Our fees are among the lowest in the country
Our Income account won Money magazine's Best Balanced Pension Product for 2020.
Due to required maintenance, QSuper Member Online will be unavailable from 9pm Friday, 30th October to 9am Saturday, 31st October 2020. We apologise for any inconvenience caused.
By Helen Hawkes
Helen Hawkes writes on business, career and wellness issues for leading global magazines and digital sites. She is also a UNIFAM-qualified counsellor, life and health coach.
We all need confidantes who cheer us on, or provide a listening ear when times are tough.
Networking can be an important key to opening yourself up to opportunities in your job.
According to Janine Garner, a Fortune 500 mentor and keynote speaker: “Individual talent, previous performance successes, educational achievement or even good old self-reliance is no longer enough to survive in the fast-moving business landscape in which continued relevance, agility and innovative thinking are key.”
Ideally, a support network should be diverse but select networks, made up of high-quality relationships with people who come from several different spheres and from up and down the corporate hierarchy.1
Garner calls these your promoters – those who champion you and provide you with inspiration; and your pit crew – those who keep you on track and nurture you. Ideally this includes your family, as well as your friends.
Then there’s your personal, non-work, support network – your doctor, accountant, lawyer, financial adviser and so on. Good relationships with these people can be important throughout your life and your career.
Once you have identified your promoters and pit crew, the next question to ask yourself is who you need in your network to do the job you do today, says leadership and people management specialist Kate Gately, author of The People Manager’s Toolkit.
“Who are your key stakeholders and who do you need to have relationships with?” she says. This could include colleagues, clients and customers. “These key people can influence our daily outcomes,” says Gately.
Now it’s time to think about who you need to be connected with, so you are visible in your company.
“Who needs to look at you and see a future leader? These are people in more senior roles you might want to have a relationship with, and they could be key influencers or decision makers,” says Gately.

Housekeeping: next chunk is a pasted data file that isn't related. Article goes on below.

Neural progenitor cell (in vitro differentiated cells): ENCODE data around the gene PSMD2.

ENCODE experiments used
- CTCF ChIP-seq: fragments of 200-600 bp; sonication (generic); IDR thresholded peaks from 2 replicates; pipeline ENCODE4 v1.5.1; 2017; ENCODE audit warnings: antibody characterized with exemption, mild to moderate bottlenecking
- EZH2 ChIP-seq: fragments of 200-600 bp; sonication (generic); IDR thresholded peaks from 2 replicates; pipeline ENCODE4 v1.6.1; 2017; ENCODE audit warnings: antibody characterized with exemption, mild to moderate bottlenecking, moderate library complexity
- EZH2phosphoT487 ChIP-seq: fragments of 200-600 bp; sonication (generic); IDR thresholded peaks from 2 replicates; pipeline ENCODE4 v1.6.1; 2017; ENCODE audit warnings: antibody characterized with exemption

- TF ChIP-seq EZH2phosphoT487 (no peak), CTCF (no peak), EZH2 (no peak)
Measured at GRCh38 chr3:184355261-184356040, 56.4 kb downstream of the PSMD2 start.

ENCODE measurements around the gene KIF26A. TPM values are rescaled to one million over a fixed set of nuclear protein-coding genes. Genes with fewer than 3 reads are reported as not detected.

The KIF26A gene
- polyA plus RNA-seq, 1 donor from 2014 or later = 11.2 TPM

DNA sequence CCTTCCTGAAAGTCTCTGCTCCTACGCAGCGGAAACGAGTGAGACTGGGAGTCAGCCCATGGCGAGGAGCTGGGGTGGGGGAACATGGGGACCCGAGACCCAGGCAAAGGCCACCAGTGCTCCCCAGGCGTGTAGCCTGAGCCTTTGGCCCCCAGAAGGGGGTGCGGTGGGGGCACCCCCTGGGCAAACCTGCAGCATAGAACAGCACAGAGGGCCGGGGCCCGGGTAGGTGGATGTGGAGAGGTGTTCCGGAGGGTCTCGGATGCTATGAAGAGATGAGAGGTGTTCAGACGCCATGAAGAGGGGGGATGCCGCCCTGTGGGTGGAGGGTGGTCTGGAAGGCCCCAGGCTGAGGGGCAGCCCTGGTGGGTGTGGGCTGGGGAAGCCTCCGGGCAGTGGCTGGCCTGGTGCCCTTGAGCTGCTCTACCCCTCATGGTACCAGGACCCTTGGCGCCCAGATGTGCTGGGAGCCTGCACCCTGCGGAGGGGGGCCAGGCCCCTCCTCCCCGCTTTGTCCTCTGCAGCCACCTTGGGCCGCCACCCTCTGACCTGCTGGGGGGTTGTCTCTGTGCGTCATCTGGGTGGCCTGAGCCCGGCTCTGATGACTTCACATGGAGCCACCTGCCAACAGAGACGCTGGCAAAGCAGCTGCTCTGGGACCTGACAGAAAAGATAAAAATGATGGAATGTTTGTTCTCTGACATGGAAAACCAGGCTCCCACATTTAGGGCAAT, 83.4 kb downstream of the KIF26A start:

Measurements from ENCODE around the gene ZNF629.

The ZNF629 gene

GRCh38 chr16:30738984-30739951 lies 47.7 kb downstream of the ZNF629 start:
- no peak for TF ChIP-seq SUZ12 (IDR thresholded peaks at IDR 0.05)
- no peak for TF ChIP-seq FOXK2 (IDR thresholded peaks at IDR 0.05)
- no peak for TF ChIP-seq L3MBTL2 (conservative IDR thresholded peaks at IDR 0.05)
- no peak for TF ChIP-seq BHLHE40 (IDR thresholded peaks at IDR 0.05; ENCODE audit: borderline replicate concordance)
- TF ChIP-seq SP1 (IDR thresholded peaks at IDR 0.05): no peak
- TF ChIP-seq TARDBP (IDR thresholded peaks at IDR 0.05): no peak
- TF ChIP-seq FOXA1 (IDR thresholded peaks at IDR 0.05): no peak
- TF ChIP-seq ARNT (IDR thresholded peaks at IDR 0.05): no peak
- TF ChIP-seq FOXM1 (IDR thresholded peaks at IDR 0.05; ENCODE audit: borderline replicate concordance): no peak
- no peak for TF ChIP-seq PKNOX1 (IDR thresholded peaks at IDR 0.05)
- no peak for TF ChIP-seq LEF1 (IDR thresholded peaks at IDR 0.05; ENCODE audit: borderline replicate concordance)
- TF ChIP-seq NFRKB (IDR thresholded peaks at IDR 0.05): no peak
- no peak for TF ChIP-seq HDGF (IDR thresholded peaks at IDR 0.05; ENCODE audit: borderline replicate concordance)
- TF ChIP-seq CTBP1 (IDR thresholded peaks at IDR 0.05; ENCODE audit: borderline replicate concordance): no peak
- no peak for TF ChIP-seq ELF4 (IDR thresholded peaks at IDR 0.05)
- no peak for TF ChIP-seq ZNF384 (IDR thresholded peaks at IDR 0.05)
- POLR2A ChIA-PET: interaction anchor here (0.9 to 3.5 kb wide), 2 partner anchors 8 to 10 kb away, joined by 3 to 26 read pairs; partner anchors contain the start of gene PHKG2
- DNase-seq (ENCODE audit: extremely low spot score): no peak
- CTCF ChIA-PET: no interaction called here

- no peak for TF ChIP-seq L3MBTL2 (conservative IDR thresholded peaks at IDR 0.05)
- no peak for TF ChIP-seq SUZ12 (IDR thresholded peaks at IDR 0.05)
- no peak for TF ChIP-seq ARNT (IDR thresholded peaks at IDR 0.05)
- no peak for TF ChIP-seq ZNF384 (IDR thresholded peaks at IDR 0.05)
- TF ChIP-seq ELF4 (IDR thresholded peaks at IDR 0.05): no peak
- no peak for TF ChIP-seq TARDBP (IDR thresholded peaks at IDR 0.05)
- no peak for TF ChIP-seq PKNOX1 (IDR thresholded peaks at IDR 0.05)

“If they respect you, they are more likely to think of you in a moment when an opportunity or a challenge arises. They also increase your chance of being rewarded and recognised.”
Many people feel shy about connecting to people they don’t know, especially if they are in a senior position. However, asking advice may make a good impression.
Outside of your company, identify who in your industry needs to know who you are and have a positive view of your potential, and connect with them by asking for a small amount of their time.
Social media can assist you in building your network, particularly in mapping your personal network to find an important connection, or a job.
Try these 10 career-boosting social media tips.
Says Garner: “It was Richard Branson who said, ‘Nobody can be successful alone’ and in our fast-moving business world a network that works is critical to fast-track personal and business success.”
While building your network is important, though, it goes hand-in-hand with other steps in achieving the career of your dreams.
She’s on Q is a series of events that connect and encourage Queensland professional women to improve their financial wellbeing.
Join our mailing list
Personal view disclaimer
The views of the author are not necessarily the views of the QSuper Board and QInvest Limited Board. We’ve put this information together as general information only.
1. Harvard Business Review. ‘Managing Yourself: A Smarter Way to Network.’ Accessed 1 September 2019.
QSuper names Charles Woodhouse as Chief Investment Officer
QSuper Balanced investment option delivers strong returns.
QSuper and Heathrow
QSuper Balanced investment option tops 1-year and 10-year performance results